When the program was founded, it provided support for search programs of the Lincoln Laboratory at MIT known as LINEAR, for the NEAT program of JPL, for the programs of the University of Arizona (Spacewatch and later - the sky scanner Catalina), and the Wall Observatory (LONEOS). The central place where all these observations are concentrated and coordinated is the center for small objects in the solar system of NASA and they are given unique names, as well as they are tracked for an accurate calculation of their orbit.

Asteroid 2013 MZ5 as seen by the University of Hawaii's Panstars-1 telescope. In the changing image - the asteroid moves relative to the fixed background of the stars. Photo PS-1/UH
Asteroid 2013 MZ5 as seen by the University of Hawaii's Panstars-1 telescope. In the changing image - the asteroid moves relative to the fixed background of the stars. Photo PS-1/UH

"When I started looking for asteroids and comets in 1992, the discovery of a near-Earth object was a rare event," says Tim Spahr, director of the Center for Small Objects in the Solar System. "Today, a new near-Earth object is discovered every day on average, and every month my office coordinates hundreds of thousands of observations of asteroids, including those in the central asteroid belt. The work in the surveys funded by NASA is done by professional and amateur astronomers from all over the world. Discovery and tracking of near-Earth objects is done in a particularly impressive way."

"Within a dozen years, the program achieved its goal - they discovered 90% of near-Earth objects with a diameter of over a kilometer. In December 2005, NASA received a directive from Congress to locate, discover and catalog 90% of near-Earth objects with a diameter of 500 meters or more. When this goal is achieved, the risk of future damage to the Earth will be reduced to a level of XNUMX percent compared to the risk that existed before the surveys began. This will reduce the risk of harm to humans because as soon as the threat of a near-Earth object is detected long enough in advance, it will be possible to repel it with current space technologies.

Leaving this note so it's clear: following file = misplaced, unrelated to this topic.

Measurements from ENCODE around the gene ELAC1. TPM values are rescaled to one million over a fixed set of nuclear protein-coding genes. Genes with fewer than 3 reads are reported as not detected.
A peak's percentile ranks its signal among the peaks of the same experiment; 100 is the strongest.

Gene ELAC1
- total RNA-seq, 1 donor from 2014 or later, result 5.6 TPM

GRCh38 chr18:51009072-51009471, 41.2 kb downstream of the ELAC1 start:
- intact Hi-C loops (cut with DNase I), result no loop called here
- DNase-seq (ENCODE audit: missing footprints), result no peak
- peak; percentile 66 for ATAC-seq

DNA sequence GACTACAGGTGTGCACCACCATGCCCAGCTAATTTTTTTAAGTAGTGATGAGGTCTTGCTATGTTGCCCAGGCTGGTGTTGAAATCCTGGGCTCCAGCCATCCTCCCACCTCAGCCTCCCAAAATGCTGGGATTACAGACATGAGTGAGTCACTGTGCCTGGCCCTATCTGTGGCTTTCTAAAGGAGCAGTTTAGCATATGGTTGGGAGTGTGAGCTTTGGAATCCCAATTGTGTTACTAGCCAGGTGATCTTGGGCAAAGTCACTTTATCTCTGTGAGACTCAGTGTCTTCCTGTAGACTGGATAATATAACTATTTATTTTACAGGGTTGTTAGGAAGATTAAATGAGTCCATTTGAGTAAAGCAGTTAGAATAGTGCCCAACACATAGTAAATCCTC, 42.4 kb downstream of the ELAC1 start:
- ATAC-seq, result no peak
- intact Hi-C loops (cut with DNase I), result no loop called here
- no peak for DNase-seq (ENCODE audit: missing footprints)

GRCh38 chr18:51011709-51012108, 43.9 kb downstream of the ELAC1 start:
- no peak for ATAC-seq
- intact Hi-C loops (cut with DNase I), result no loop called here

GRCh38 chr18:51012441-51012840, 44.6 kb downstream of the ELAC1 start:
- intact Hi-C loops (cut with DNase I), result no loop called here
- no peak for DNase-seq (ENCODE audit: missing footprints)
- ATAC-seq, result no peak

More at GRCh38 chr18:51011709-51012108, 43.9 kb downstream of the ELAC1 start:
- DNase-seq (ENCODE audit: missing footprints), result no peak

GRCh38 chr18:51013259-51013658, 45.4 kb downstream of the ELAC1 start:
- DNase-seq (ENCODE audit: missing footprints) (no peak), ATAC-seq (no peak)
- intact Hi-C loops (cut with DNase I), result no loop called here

Currently, the main bodies involved in detecting near-Earth objects are the Catalina Sky Scanner, the University of Hawaii's FanStars Survey, and MIT's Linar. The current rate of discovery is about a thousand near-Earth objects per year.

For information on the NASA website


3 תגובות

  1. A. from the space tourism office,
    What happens to the tickets I ordered for a weekend in Mars?
    I am not answered in your office!

  2. Benjamin, let me correct you
    The asteroid does not have to directly hit humans for there to be a mass extinction.
    It's enough for the ecology system to be damaged and us, it's only a matter of time.
    See the example of the dinosaurs (not all of them died at the moment of impact)

  3. When calculating the risk of being hurt, you have to remember that most of the Earth's surface is not
    Inhabited by humans, i.e. only an object that can cause global damage
    Necessarily dangerous for humans, we'll manage with everything else...